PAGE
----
Yesterday President Obama had a little sit down with the chief execs of more than a dozen major insurance companies. The president is concerned, and rightly so, given the track record of some of these companies, that they will use the new health care reform legislation as an excuse to substantially raise their premiums.
The cost would be a factor most any time, but the recession is proving more stubborn than the administration hoped. With new home purchases down 33% and employment figures temporarily inflated by the census jobs, the hard truth is that not that much progress has really been made. (And now the Gulf Coast may be facing unique economic challenges directly related to the oil spill.) Now is not the time to put more people at risk by pricing insurance — and thus medical care — completely out of their reach.
After the meeting, Obama said, “There are genuine cost drivers that are not caused by insurance companies. But what is also true is that we’ve got to make sure this new law is not being used as an excuse to simply drive up costs. The CEOs here today need to know that they’re going to be required to justify unreasonable premium increases.”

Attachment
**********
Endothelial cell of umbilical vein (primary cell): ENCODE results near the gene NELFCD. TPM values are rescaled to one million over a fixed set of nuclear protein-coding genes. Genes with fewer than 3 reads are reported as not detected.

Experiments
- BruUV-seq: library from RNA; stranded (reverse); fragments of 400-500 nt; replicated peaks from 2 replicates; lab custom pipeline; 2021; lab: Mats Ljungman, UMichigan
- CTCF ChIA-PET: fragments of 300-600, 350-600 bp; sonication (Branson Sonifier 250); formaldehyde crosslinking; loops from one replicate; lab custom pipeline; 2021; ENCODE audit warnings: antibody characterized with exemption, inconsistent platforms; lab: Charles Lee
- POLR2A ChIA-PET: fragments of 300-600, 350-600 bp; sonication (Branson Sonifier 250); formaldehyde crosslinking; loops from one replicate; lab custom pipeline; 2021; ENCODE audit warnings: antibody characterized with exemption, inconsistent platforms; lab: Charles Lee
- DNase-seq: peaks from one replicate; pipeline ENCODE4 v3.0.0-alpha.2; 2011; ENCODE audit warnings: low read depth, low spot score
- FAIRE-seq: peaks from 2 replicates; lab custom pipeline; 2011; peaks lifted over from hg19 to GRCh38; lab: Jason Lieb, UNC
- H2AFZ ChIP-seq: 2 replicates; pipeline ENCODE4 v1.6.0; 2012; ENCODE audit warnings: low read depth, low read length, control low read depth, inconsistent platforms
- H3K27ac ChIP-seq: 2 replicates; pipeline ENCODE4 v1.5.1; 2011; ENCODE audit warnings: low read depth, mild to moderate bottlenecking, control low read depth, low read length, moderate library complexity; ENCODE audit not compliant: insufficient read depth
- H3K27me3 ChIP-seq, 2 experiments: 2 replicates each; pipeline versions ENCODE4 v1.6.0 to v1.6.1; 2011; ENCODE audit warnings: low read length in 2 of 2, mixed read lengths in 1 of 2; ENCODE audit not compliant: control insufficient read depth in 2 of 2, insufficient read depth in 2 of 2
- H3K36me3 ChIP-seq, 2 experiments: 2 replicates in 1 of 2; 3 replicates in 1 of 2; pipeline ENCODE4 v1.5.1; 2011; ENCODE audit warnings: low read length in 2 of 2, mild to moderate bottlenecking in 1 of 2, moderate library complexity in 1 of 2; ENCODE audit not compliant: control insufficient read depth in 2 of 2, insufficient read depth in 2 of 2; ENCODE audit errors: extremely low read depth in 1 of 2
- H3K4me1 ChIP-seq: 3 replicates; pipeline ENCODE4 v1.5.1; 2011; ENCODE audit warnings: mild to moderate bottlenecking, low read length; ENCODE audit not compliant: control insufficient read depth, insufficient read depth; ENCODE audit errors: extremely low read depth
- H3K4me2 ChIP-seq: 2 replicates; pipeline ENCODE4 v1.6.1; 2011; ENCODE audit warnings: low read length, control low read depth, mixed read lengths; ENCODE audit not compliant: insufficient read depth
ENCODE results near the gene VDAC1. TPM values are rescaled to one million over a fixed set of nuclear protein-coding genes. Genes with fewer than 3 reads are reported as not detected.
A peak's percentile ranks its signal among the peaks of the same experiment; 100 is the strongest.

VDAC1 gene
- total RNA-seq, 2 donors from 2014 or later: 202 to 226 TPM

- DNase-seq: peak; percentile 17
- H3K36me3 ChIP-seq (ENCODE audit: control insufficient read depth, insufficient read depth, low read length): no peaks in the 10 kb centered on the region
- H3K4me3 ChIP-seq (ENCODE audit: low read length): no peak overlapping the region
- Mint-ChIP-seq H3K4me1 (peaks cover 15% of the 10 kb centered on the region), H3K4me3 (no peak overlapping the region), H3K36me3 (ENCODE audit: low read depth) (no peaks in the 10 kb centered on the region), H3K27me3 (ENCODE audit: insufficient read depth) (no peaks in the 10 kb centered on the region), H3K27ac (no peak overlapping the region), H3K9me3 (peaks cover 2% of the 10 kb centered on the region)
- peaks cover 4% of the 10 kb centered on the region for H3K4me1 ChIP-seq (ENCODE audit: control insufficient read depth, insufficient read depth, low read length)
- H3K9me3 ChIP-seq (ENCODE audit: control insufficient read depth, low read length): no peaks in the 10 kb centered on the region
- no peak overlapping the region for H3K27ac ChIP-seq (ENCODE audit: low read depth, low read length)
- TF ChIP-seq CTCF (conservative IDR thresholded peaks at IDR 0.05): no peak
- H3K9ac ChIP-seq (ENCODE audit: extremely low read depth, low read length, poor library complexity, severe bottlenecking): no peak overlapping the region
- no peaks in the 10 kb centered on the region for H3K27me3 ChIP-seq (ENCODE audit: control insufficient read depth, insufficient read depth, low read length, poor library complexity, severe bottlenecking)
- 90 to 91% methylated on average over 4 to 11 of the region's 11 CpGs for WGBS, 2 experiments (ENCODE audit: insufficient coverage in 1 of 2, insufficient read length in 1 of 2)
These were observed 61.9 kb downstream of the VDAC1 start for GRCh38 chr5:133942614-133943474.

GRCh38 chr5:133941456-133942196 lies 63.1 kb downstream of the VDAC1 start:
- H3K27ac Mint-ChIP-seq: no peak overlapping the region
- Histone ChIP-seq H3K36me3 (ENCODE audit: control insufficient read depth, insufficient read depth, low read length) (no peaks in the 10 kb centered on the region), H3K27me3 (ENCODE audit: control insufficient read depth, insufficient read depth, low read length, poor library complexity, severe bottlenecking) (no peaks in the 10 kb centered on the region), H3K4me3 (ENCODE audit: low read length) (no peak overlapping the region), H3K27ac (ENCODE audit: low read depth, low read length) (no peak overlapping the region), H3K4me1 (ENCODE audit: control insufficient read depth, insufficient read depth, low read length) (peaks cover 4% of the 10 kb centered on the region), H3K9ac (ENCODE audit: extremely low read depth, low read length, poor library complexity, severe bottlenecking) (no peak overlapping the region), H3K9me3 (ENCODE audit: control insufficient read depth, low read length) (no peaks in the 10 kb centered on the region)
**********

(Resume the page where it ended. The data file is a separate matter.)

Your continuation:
On the other side of the table, the insurance leaders tried to make a case that industry greed is not at fault here, but rather that medical and drug costs are the real culprits. Karen Ignagni, president of America’s Health Insurance Plans, a trade association, termed the encounter with the President “very constructive.”
The good news is that some discriminatory practices are now off the table — like revoking coverage for sick members of insurance plans who made unintentional mistakes on their applications or the imposition of lifetime coverage limits. Approximately 100 million Americans are currently forced to deal with such limits to the detriment of their health and finances.
The long-term goal is for the insurance picture in America to get better for all concerned. In the short term, however, the fear the insurers will make up their new costs where they’ve always made them up, in the pocketbooks of the policy holders, is real and considerable.
No reform is ever enacted without suffering and sacrifice for someone. Let’s just hope the Obama administration is prepared to accept its oversight role and protect the people who have already been suffering and sacrificing while fighting tooth and nail to lower their health care costs.